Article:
In his photographic series Valenzuela challenges American culture and a simplified approach to representation by revealing his labor-intensive process of translating spaces and objects into images.
The title American Type refers to an essay by Clement Greenberg. Greenberg put Abstract Expressionist artists like Jackson Pollock and Franz Kline on the international map by famously identifying a distinctly American characteristic in Post-war art. Greenberg argued that painting was about the act of painting rather than a complex idea of representation. Following WWII America was fast becoming a great power in the world, one that could impose itself on anything.
This perception of American power is for Valenzuela still very relevant today. In this work he points to the flaws in this approach to representation. Questioning what it is about American culture that wants to create something that is devoid of content. As a culture why do we want things to be straight forward, lacking in subtext and complex critical thinking?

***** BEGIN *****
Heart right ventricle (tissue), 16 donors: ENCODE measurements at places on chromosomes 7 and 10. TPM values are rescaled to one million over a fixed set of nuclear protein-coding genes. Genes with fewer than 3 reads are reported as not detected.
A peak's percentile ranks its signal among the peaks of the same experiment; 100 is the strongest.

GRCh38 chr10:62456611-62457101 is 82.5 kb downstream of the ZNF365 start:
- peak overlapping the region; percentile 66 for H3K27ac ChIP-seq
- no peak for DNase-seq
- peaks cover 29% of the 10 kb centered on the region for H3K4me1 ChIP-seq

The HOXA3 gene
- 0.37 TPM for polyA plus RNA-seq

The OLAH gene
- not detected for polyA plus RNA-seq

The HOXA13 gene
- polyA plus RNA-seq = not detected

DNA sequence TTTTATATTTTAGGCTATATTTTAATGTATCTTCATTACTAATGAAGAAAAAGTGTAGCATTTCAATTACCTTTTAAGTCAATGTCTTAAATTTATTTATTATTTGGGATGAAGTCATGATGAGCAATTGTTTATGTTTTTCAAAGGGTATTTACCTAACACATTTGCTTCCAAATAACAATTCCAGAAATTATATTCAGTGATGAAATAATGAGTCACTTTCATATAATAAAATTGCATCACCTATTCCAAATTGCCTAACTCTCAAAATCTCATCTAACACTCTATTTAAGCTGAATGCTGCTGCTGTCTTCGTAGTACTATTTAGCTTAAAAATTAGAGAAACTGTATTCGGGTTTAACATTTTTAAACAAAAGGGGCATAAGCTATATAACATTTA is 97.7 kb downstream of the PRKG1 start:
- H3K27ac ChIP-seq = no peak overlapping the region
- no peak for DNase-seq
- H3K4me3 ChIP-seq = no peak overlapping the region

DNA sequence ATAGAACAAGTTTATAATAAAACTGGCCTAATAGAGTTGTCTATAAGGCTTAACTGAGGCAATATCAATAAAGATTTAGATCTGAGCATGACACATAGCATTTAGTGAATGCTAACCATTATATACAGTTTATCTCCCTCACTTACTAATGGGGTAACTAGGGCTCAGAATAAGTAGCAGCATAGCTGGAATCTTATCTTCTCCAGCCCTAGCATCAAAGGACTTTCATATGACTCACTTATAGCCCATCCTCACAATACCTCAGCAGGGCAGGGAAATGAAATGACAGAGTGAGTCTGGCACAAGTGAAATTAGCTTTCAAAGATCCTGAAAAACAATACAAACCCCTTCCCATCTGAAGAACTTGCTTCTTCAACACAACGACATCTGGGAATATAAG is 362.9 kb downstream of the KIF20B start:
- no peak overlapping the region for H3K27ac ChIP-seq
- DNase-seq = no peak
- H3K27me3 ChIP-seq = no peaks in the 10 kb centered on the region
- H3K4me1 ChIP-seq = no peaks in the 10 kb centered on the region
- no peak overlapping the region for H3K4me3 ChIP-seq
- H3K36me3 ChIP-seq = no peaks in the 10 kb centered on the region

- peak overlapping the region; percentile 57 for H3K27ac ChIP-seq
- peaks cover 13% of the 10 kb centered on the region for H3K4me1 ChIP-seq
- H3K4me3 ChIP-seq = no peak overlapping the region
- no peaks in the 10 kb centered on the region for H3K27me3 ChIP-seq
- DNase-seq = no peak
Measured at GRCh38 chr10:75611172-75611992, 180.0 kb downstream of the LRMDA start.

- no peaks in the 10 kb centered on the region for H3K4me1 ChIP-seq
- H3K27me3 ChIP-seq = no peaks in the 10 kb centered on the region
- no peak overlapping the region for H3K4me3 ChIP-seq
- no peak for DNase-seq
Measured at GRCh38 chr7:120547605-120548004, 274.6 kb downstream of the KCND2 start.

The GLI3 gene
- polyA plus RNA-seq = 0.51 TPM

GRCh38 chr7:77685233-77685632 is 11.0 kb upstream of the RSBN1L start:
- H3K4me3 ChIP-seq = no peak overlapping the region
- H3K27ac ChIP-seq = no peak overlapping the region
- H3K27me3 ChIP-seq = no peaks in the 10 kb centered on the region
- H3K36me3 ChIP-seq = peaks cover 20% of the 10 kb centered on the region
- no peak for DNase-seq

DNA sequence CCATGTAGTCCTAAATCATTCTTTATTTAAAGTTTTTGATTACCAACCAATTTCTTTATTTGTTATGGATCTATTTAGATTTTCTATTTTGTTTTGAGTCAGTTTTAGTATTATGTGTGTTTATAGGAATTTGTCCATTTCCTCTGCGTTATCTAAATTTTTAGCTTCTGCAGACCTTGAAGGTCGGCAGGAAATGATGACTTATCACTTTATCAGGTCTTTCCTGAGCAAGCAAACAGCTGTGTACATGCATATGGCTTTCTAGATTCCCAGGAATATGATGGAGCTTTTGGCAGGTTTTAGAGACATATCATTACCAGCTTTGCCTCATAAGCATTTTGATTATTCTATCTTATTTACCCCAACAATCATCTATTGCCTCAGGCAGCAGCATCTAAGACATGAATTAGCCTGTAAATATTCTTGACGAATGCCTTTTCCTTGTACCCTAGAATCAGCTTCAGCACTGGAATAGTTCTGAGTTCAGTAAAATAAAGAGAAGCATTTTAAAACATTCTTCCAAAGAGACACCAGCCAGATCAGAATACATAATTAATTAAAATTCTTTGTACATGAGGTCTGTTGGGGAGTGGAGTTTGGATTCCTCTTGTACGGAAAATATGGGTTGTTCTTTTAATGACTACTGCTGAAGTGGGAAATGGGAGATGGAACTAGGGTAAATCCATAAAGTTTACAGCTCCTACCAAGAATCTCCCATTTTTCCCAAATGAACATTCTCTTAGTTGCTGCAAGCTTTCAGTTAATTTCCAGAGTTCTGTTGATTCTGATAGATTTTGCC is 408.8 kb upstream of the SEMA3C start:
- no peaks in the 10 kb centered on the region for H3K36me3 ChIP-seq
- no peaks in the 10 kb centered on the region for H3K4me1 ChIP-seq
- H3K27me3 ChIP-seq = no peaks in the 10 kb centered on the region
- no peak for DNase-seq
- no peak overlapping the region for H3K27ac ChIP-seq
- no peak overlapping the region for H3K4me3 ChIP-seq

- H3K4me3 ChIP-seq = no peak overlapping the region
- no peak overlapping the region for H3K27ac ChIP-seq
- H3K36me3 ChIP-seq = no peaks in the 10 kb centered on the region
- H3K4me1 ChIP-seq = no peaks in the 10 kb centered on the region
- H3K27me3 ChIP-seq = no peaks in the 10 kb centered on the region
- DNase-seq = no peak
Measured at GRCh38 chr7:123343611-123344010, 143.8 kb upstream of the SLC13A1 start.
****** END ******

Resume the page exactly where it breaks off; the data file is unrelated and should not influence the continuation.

Being a cultural worker in America, Valenzuela feels it is his responsibility to push this conversation forward. Everything visible in the final image was created by hand. Carefully crafted sculpturalelements of plaster and graphite are structural forms when photographed, though then appear to exist on a two-dimensional plane and resemble Abstract Expressionist brush strokes.
Rodrigo Valenzuela (b. 1982, Santiago, Chile) who lives and works in Los Angeles, is an assistant professor in the Department of Art at the UCLA.
Recent solo exhibitions include Work in Its Place, Jordan Schnitzer Museum of Art, Eugene (2018); American-Type, Orange County Museum, 2018; Labor Standards, Portland Art Museum, 2018; New Land, McColl Center, Charlotte, 2017; Prole, Ulrich Museum of Art, Wichita, 2016; Future Ruins, Frye Art Museum, Seattle, 2015.
His work was included in group exhibitions in following institutions: The Kitchen, NYC, 2018; MOCA, North Miami, FL, 2018; The Drawing Center, New York, 2017; Frye Art Museum, Seattle, 2016; ; Tacoma Art Museum, 2016; The Museum of Fine Arts, Houston, 2016.